R/√n values are compared with the critical values of Buishand (1982) to test for significance.

1.3 Pettitt’s test

Pettitt’s test is a nonparametric rank test. The ranks r1, r1, …, rn of the series X1, X2, …, Xn are used to calculate the test statistics as


When a break occurs at year K, the statistic is maximum or minimum at year k = K,

$${Y}_{k}=\underset{1\le k\le n}{\mathrm{max}}\left|{Y}_{k}\right|$$

The value of Yk is compared with critical values given by Pettitt (1979) to test for statistical significance.

1.4 Von Neumann’s ratio test

For an annual series Xi (i is the year from 1 to n) with mean “X,” the Von Neumann ratio “N” is defined as the ratio of the mean square successive (year to year) difference to the variance, given as

$$N=\sum\nolimits_{i=1}^{n-1}{\left({X}_{i}-{X}_{i+1}\right)}^{2}/\sum{\left({X}_{i}-\overline{X }\right)}^{2}$$

If there is a break in the series, the value of N tends to be lower than the expected value. If there is a rapid variation in the mean, the values of N may rise above two. This test does not indicate the exact location of the break year.

Appendix 2. Trend detection methods

2.1 Autocorrelated Mann–Kendall test

The Mann–Kendall test is a nonparametric test for monotonic trend detection. It does not assume the data to be normally distributed and is flexible to outliers in the data. The test assumes a null hypothesis, H0, of no trend and alternate hypothesis, Ha, of increasing or decreasing monotonic trend. For a time series Xi = x1, x2, …, xn, the Mann–Kendall test statistic S is calculated as


where n is the number of data points, xi and xj are the data values in time series i and j (j > i), respectively, and sign (xjxi) is the sign function as


Statistics S is normally distributed with parameters E(S) and variance V(S) as given below:


where n is the number of data points, m is the number of tied groups, and tk denotes the number of ties of extent k. Standardized test statistic Z is calculated using the formula below:


To test for a monotonic trend at an α significance level, the alternate hypothesis of trend is accepted if the absolute value of standardized test statistic Z is greater than the Z1-α/2 value obtained from the standard normal cumulative distribution tables. A positive sign of the test statistic indicates an increasing trend and a negative sign indicates a decreasing trend.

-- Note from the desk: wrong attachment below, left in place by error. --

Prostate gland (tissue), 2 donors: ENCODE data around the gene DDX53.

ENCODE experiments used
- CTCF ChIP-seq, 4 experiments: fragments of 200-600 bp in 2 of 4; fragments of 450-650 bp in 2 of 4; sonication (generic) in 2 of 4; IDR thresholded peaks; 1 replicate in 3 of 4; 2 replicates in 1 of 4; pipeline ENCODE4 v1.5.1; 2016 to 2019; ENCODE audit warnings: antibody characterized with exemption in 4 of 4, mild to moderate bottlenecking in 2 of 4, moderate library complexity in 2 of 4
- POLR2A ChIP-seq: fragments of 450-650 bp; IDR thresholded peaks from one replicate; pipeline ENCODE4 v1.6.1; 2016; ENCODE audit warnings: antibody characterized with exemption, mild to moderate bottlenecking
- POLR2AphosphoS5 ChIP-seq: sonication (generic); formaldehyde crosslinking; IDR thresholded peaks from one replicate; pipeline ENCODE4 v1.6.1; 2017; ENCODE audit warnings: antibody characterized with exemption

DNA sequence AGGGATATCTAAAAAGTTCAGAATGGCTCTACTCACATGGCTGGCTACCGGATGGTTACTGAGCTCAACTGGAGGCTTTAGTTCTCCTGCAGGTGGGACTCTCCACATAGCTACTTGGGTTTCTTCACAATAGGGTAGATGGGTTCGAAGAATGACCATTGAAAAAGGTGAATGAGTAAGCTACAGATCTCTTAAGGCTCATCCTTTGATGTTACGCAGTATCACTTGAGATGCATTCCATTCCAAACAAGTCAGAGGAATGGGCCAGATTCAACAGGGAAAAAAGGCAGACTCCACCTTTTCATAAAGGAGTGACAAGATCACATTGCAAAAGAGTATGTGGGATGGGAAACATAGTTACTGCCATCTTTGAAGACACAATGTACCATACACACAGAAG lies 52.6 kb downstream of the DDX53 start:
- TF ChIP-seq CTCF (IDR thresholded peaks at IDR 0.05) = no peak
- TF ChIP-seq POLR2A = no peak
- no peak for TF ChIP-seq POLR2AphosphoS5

According to variance correction approach proposed by Hamed and Ramachandra Rao (1998), recently used by Patakamuri et al. (2020), when the time series exhibit a significant serial correlation, the following modified variance V(S)* of the Mann–Kendall test was used


The proposed correction factor CF is


where rk and rkR are the lag − k serial correlation coefficients of data and ranks of data respectively and n is the total length of the series. In the case of correction factor (CF), only significant correlation coefficients are used.

2.2 Sen’s slope estimator

The Sen’s slope method (Sen 1968) is a robust nonparametric method of estimating the magnitude of trend slope. For a given time series Xi = x1, x2, …, xn, with N pairs of data, the slope is calculated as given below:

$$\begin{array}{ccc}\beta_i=\frac{x_j-x_k}{j-k},\forall\;\mathrm k\leq\mathrm j&\mathrm{and}&i=1,2,\dots,N\end{array}$$

Median of N values of βi gives the Sen’s estimator of slope β

$$\beta=\left\{\begin{array}{ccccc}\frac{\beta_{\mathrm N+1}}2&if&N&is&odd\\\frac{\left(\frac{\beta_{\mathrm N}}2+\frac{\beta_{\mathrm N+2}}2\right)}2&if&N&is&even\end{array}\right.$$

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Sakalis, V.D. Trend analysis of annual and seasonal precipitation data in Arcadia region (Greece). Bull. of Atmos. Sci.& Technol. 3, 8 (2022).